Here Lies Love: Disco Down at Seattle Rep-Extended thru June 18

Here Lies Love by David Byrne and Fatboy Slim. A Song Cycle about Imelda Marcos and Estrella Cumpas

Participating in the Here Lies Love experience invites the creation of new words. The Seattle Rep’s press release calls it a poperetta. I would propose to describe it as a disco-musical, a discusical. It requires new words for the spherical immersion in video, music, and sound effects. It invited a new format to match the self-aggrandizement, greed, and hubris of Ferdinand and Imelda Marcos’s rise to becoming the President of the Philippines. At the height of their power, Marcos asserted dictatorial powers, imposed curfews and martial law, and suppressed all opposition. Back then, and now tonight, in the pit and the balcony many people partied to the beat. Can it be so bad if everyone is having so much fun? As the DJ is encouraging everyone to get up and dance, we are swept along with the beat and miss the meaning in Don’t You Agree:

Sometimes we need a hero
Can’t make it on our own
Sometimes you need a strongman
When things are out of control

Don’t you agree? Agree with me
Don’t you agree? Don’t you agree?

Here Lies Love began well before the first concert version of the songs premiered at the Adelaide Bank Festival in 2006. Long before that David Byrne (former front man for Talking Heads) was bored by news of Imelda Marcos’s legendary shoe hoard (reputedly about 3000 pairs). What caught his attention is she would jet around the world to dance at discos. After he had determined the concept for a set of songs to tell more of the story he uncovered in his research, he invited Fatboy Slim (Norman Cook) to collaborate on evoking the feeling of disco music of that era. Finding Alex Timbers to direct passed the baton to a third genius who has brilliantly packaged a fresh theatrical experience.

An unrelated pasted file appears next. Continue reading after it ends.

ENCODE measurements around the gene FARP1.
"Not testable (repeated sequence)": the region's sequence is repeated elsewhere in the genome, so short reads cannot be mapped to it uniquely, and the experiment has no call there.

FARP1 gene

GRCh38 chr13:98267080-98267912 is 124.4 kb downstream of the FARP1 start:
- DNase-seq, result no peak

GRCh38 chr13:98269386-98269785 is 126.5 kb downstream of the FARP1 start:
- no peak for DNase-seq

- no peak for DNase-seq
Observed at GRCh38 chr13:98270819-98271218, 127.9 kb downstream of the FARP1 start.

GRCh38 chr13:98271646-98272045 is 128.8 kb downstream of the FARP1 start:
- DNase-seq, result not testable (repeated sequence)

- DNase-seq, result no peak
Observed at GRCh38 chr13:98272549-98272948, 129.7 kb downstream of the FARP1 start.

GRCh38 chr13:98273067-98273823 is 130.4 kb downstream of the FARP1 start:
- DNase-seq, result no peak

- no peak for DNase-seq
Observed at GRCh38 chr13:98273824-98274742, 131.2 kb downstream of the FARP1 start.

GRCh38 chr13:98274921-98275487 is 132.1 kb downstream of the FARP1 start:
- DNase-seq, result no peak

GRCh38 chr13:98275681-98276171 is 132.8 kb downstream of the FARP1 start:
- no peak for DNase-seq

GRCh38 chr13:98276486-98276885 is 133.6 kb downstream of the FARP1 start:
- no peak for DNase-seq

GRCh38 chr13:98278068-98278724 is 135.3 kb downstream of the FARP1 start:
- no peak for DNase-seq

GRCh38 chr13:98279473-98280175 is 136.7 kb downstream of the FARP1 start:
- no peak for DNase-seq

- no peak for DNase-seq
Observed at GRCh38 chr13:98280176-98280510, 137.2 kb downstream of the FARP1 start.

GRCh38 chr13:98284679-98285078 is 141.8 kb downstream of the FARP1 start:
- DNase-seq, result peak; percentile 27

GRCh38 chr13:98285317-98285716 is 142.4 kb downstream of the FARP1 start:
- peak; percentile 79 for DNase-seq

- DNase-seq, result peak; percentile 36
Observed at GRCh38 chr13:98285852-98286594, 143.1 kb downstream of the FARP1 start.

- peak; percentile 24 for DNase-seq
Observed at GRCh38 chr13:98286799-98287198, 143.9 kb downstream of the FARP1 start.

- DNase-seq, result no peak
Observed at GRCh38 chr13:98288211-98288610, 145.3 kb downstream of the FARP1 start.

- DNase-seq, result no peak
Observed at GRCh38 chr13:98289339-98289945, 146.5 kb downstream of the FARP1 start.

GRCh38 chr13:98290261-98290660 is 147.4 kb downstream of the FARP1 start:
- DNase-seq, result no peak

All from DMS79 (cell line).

The show opened in New York in 2013 at the New York Public Theater and had two runs there before closing in January of 2015. In 2014, the show opened at London’s Dorfman Theatre, selling out in both cities. Many of the cast members in this production have performed their roles before in either New York, London, or both.

Before I forget, Byrne newest poperetta or discusical—Joan of Arc: Into the Fire, also directed by Timbers—is currently running in New York. Still, Byrne was easy to pick out in the dance pit at tonight’s Opening Night. He knows where the party is.

Here Lies Love is one of the first songs and it is was what Imelda jokingly said should be put on her tombstone. Despite the conflicts she had that are the story arcs of the show she may well get her wish. Currently 87, she returned to the Philippines and served four terms as a congresswoman after her husband died in 1989. Jaygee Macaupgay plays this pivotal role with great poise and grace when necessary, and hard-heartedness, too, when she wants to assert her power. Macapugay originally understudied the role and stepped into it full-time during the show’s second run in New York.